Wednesday, September 19, 2007

A new photo album, and reflections on Hannah Arendt’s “The banality of evil”

The phrase “ the banality of evil” was used by philosopher and political theorist Hannah Arendt to refer to Adolf Eichmann, a Nazi criminal, arrested and put to trial by a court in Israel.

Arendt, who covered Eichmann’s trial, raised the questions whether evil was something radical, or as banal as people just following orders, playing safe, or going along uncritically with mass opinion.

The United States Holocaust Memorial Museum on Wednesday unveiled a new addition to its collection -- a personal photo album containing 116 pictures taken between May and December, 1944, chronicling the life of SS officers and other officials at the Auschwitz-Birkenau concentration camp.

The images capture SS guards and Nazi officials relaxing and enjoying time off—hunting, singing, trimming Christmas trees, and more --— all while Jews were being murdered at rates as fast as anytime during the Holocaust. The album was created and owned by Karl Höcker, an adjunct to camp Kommandant Richard Baer, according to a statement by the Holocaust Memorial Museum.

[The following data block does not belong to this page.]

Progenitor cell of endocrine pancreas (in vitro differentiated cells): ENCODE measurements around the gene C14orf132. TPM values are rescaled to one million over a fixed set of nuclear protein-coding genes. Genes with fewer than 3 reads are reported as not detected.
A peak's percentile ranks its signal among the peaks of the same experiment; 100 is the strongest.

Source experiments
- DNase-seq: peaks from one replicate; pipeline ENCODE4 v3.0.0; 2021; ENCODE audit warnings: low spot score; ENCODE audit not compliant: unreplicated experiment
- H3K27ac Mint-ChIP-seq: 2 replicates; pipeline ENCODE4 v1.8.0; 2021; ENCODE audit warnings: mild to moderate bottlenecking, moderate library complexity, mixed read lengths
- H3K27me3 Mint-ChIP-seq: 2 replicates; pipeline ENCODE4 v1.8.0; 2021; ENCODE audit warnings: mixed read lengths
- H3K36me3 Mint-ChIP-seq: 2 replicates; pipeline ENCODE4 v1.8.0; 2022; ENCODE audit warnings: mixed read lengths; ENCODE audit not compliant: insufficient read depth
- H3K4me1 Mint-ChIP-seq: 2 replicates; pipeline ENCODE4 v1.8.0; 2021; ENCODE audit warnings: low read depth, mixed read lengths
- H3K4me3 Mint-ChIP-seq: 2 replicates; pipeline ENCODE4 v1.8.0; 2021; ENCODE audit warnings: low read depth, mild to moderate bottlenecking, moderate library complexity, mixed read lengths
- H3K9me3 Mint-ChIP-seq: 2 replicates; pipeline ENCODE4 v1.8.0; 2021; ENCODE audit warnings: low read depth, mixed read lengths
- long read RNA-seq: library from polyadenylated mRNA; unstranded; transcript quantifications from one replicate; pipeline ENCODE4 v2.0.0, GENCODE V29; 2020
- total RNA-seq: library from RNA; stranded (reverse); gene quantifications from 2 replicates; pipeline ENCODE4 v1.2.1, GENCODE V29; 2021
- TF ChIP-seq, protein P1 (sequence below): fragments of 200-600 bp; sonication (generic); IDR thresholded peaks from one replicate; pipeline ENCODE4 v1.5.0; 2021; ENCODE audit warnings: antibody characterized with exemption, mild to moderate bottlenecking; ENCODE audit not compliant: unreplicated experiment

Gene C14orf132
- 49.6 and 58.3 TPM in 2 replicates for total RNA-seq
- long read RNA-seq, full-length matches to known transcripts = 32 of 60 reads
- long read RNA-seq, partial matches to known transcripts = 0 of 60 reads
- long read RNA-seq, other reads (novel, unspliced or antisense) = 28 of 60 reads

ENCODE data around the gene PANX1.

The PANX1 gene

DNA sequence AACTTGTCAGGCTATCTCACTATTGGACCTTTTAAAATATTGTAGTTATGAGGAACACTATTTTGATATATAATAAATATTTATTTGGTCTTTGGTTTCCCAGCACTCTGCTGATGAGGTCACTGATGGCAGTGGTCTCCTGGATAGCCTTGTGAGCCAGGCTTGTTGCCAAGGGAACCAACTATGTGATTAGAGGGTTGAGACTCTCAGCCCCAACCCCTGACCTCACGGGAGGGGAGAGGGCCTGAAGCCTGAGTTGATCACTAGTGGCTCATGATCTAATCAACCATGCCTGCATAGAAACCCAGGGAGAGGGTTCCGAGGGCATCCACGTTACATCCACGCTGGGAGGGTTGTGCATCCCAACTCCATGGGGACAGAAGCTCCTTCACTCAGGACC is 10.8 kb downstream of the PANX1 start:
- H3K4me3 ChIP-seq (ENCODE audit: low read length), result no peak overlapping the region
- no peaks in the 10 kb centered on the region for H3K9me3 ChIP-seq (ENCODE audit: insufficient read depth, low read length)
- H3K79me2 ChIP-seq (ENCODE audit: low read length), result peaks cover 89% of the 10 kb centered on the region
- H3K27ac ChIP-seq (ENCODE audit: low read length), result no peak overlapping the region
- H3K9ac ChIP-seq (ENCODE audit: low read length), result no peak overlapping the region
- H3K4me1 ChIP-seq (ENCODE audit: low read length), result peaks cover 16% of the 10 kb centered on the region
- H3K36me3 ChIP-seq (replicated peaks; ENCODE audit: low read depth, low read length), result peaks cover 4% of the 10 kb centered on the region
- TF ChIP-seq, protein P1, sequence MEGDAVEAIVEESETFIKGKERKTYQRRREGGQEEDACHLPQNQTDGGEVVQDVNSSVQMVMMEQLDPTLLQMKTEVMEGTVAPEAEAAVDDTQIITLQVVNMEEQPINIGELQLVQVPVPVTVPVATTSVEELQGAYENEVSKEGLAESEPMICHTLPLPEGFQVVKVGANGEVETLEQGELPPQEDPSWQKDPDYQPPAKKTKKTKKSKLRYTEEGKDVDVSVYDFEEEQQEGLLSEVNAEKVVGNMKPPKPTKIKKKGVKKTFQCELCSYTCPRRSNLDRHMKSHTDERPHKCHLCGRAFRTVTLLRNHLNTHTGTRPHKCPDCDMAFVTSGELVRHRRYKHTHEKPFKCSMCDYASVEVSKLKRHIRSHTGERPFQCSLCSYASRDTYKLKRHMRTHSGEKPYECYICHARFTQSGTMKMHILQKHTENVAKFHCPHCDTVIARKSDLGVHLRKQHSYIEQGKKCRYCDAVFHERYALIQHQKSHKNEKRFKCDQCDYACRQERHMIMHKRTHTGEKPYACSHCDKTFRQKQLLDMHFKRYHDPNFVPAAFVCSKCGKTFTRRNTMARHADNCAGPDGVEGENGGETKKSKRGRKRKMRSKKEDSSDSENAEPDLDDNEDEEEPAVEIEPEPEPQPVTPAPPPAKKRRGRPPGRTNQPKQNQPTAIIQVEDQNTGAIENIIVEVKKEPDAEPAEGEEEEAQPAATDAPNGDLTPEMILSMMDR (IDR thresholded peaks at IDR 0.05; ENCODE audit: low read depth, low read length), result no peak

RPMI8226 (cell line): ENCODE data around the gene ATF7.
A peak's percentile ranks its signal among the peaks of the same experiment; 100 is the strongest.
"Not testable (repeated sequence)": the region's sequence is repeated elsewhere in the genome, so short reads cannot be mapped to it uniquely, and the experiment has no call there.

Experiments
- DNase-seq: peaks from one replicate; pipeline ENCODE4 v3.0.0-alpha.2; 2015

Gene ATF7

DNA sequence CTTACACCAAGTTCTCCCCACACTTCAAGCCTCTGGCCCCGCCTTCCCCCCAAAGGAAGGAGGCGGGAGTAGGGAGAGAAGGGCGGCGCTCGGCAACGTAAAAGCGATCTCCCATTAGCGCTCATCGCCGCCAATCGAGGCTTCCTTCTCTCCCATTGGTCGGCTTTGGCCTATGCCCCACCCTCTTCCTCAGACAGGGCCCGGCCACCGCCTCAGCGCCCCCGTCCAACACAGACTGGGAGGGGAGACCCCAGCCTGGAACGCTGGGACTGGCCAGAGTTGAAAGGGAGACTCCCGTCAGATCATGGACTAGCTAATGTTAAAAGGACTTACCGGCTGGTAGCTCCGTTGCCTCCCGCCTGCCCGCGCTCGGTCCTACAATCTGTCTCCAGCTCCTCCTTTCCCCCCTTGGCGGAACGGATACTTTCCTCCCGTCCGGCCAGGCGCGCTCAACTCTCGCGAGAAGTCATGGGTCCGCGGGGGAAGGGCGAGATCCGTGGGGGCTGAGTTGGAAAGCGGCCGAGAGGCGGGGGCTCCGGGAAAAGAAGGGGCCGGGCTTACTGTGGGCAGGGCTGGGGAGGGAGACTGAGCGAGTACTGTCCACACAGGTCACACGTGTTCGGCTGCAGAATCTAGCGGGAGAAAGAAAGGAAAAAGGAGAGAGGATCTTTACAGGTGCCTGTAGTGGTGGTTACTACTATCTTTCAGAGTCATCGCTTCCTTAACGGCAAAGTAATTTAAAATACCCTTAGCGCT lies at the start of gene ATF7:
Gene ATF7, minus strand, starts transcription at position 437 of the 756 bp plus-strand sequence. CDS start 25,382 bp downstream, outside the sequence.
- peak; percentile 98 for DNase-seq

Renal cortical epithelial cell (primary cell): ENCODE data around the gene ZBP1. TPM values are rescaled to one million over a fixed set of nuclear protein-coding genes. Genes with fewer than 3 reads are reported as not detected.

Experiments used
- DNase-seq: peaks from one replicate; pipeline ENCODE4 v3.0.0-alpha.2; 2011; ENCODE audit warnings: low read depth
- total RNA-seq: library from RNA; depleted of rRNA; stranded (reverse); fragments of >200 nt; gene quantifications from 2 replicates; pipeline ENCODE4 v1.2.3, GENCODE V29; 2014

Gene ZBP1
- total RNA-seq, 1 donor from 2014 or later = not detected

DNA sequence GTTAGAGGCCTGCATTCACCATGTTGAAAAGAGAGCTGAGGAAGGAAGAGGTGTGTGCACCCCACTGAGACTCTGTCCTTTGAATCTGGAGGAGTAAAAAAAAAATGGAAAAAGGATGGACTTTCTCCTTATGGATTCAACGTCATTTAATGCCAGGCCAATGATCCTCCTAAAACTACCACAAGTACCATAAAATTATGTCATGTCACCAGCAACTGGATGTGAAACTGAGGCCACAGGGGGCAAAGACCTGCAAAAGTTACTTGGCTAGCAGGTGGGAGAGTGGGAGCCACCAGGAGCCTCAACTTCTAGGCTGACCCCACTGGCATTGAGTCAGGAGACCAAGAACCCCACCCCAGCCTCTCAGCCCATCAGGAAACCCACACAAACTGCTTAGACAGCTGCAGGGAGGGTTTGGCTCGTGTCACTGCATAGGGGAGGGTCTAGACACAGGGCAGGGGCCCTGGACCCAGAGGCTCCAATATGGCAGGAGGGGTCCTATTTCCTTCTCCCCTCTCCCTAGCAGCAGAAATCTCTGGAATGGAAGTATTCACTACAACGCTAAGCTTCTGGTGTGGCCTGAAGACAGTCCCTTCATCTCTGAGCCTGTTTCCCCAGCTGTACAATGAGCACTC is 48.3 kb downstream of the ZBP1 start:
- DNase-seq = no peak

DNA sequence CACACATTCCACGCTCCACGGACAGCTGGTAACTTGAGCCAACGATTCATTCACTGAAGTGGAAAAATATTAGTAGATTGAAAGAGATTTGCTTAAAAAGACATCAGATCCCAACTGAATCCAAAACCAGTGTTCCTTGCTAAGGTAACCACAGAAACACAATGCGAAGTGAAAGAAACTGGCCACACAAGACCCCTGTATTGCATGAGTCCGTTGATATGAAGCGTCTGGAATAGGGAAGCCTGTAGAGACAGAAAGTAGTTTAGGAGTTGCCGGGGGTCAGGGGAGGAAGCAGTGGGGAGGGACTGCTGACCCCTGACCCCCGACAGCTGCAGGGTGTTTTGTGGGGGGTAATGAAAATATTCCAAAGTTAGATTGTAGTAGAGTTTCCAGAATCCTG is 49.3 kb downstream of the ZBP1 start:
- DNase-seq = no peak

When you browse through Höcker’s album you come across pictures as ordinary, and as banal, as SS officer Karl Hoecker shaking hands with his sheep dog Favorit, SS officer Karl Hoecker lighting a candle on a Christmas tree, Nazi officers and female auxiliaries, called Helferinnen, posing on a wooden bridge in Solahutte, and sing-alongs with an accordion player.

The lives of these SS and Nazi officials is in glaring contrast to the massacre of Jews at Auschwitz-Birkenau. To be sure, these men and women frolicking, indulging in normal human pastimes, must have been aware of the inhumanities, the Holocaust perpetrated by them and their colleagues on the Jews!

Did they not feel guilt for what was happening in Auschwitz-Birkenau ? Were they cruel monsters pretending to lead normal soldiers’ lives ?

Or was it just the banality of evil again – the uncritical following of orders, and going along with the others that Arendt warned us about.

I say warned, because it can happen again, anywhere in the world.

"He did his duty...; he not only obeyed orders, he also obeyed the law,", wrote Arendt in “Eichmann in Jerusalem: A Report on the Banality of Evil”, a book that emerged from her coverage of the trial of Eichmann for The New Yorker.

A lot of the crimes against humanity today come from such banal people....who were just obeying orders.

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